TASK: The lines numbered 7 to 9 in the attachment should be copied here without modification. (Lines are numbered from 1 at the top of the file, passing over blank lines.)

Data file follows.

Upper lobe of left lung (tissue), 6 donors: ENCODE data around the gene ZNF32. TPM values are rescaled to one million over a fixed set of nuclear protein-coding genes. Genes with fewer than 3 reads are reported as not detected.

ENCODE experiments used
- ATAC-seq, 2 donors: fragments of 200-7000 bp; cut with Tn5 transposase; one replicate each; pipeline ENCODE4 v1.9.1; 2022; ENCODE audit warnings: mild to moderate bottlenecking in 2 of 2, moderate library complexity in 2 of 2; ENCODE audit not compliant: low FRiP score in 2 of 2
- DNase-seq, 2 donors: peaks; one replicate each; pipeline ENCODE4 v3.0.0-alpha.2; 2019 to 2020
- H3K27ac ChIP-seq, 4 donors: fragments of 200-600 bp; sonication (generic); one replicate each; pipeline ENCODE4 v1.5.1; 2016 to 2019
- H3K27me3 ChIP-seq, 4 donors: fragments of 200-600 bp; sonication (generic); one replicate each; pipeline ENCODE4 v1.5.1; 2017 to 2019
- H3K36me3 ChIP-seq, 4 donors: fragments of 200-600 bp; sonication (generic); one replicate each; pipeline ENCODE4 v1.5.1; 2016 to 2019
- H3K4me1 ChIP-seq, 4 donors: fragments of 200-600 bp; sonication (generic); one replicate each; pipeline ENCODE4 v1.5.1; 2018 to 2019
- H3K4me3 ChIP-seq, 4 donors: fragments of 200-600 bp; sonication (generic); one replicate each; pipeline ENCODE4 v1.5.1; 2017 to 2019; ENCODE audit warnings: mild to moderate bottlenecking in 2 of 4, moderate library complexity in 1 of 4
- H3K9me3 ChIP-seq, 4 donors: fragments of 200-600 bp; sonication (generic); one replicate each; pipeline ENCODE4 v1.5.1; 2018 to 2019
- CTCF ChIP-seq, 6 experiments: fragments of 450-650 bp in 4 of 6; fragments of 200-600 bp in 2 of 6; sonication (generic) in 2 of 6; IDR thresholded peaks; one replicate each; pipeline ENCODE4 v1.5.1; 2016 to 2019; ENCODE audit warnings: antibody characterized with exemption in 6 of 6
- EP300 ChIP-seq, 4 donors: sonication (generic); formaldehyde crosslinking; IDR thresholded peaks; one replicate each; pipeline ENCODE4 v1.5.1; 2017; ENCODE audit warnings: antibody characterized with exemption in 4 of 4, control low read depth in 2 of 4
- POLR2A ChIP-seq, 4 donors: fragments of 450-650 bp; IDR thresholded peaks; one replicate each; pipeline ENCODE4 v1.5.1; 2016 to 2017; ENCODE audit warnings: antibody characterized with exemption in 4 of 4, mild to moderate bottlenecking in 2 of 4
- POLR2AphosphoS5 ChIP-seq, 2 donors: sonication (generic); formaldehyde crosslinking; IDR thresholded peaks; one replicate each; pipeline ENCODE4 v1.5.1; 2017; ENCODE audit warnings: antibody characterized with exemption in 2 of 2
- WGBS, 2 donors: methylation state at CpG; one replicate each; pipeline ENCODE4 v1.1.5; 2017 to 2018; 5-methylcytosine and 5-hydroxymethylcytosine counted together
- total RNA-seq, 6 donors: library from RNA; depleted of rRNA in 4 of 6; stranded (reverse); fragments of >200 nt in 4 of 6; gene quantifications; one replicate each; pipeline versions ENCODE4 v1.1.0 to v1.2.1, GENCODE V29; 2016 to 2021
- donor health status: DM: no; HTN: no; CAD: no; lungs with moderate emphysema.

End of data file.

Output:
- H3K36me3 ChIP-seq, 4 donors: fragments of 200-600 bp; sonication (generic); one replicate each; pipeline ENCODE4 v1.5.1; 2016 to 2019
- H3K4me1 ChIP-seq, 4 donors: fragments of 200-600 bp; sonication (generic); one replicate each; pipeline ENCODE4 v1.5.1; 2018 to 2019
- H3K4me3 ChIP-seq, 4 donors: fragments of 200-600 bp; sonication (generic); one replicate each; pipeline ENCODE4 v1.5.1; 2017 to 2019; ENCODE audit warnings: mild to moderate bottlenecking in 2 of 4, moderate library complexity in 1 of 4